The fight against homelessness is a year-round endeavor in North Texas.
While making a routine outreach mission to a homeless camp in Fort Worth, John Ramsey found fish hooks hanging near a trail. He later learned a homeless man intentionally set the hooks to keep people away from his campsite. This led to a memo from the Fort Worth Police Department to officers with a warning about “booby traps” near homeless campsites.
Ramsey said he does not fear for his safety when helping the homeless and the booby trap area is not a reflection of the entire homeless population. His group, Tarrant County Hands of Hope, meets these challenges with compassion.
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“There is no quick fix, but it is how we react to it,” he said. “That is going to be through personal relationships with them and being able to make the connections.”
Ramsey said the homeless of Fort Worth have come from different areas.
“One client that we are working with originally became homeless during [Hurricane] Katrina. [She] moved to Houston to Dallas,” he said. “When they had the event in Dallas as far as closing the bridge over there, she hopped on the train and moved over here and we met her and her family.”
Hands of Hope gives essentials such as socks, toiletries and basic first aid kits to the homeless of Tarrant County. He encourages those with giving hearts to make donations in a smart way.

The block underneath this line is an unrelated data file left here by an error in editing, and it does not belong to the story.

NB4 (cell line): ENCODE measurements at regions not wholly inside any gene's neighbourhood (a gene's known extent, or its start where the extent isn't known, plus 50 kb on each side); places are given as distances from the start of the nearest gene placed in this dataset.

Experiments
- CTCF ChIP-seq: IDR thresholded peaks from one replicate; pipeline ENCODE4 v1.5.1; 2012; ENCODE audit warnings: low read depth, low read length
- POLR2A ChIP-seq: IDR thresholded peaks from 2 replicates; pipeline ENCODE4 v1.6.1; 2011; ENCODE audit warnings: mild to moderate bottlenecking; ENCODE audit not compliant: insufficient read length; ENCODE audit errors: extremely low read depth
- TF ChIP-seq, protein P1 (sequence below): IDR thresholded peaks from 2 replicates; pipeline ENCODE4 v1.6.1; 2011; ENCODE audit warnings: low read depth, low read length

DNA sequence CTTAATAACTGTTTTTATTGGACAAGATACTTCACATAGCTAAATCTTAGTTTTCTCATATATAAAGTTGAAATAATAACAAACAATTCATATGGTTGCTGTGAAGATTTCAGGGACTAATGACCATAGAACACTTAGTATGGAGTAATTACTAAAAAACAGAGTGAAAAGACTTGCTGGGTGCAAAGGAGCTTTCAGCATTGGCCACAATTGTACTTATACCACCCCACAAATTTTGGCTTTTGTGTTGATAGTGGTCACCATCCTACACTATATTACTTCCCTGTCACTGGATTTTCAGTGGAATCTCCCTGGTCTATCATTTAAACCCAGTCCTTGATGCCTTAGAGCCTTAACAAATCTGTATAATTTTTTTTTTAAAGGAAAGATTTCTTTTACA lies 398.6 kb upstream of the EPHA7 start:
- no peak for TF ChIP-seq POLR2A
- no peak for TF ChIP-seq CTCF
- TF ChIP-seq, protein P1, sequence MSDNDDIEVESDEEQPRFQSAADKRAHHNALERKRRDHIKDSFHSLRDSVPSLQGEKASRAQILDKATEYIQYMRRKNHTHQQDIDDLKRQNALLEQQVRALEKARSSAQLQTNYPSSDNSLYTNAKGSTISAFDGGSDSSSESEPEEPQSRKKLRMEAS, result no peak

“One of the first things we try to do is educate the churches on a better way to give,” he explained. “If you are going to hand clothes out, take it to one of the shelters. Shelters distribute that by size and by need.”
Ramsey explained that much of the litter found near homeless camps is generated from discarded clothing that was donated but did not fit.
“I asked the city if I could get the weight of just the clothes at just one location. It was over a ton of clothes that was there,” he said of one homeless camp cleanup.
His group also works with the homeless to clean up the camps when someone is fined for panhandling or another minor infraction.
“That fine can range from $400 to $700 before it ever goes to warrant,” he said.
Hands of Hope then works with the courts.
“We assist them through community court and by going through community court, they send them back to us for community service,” he said. “Part of their community service with us is having them clean up their campsite. If there are 10 hours of community service, we want 10 bags of garbage picked up.”